Café Milano is one of those places that is completely bipartisan, where both parties have parties, and the guest lists are traditionally mixed. This year, the former ambassador to Barbados under Bush 41, Mary Ourisman, of Washington and Palm Beach, married to the very rich car dealer Manfred Ourisman, hosted the “Inaugural Afterglow Party” event there, along with Senator Roy Blunt and his wife, Abigail, and a group of Republican senators. There were lots of glamorous Republican women in attendance, mixed with a sprinkling of Democrats, and much excitement that no matter their doubts about Trump, Republicans were back in power. A new Washington-Palm Beach axis seemed to be emerging.
My old friend Bob Monahan, a well-connected Pennsylvania Republican, deemed the inaugural address both “elegant and inclusive,” as he put it to me. “What do you mean by inclusive”, I asked. He cited the fact that in Palm Beach during Thanksgiving, Trump had the staff of Mar-a-Lago cook a big turkey meal for all the Secret Service and security detail. “They love him.”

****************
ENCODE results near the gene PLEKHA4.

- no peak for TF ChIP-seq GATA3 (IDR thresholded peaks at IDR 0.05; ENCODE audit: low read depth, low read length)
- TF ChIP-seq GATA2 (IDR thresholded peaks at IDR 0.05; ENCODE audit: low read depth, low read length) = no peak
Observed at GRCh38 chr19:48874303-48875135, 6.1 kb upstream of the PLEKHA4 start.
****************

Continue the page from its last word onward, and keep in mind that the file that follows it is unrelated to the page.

Nevertheless, Fox News anchor Bret Baier raised his eyebrows in response to the speech, calling Trump “a fair and balanced eviscerator.” Nearby, former South Dakota G.O.P. Senator Larry Pressler echoed the concerns of so many establishment Republicans who are staunch free traders. Some 70 percent of South Dakota wheat is sold for export, he explained to me. If Trump starts cutting back trade deals, that truly alters things. He voted for Clinton, he said, but the Democratic pal with him voted for Trump. “We need change,” he said.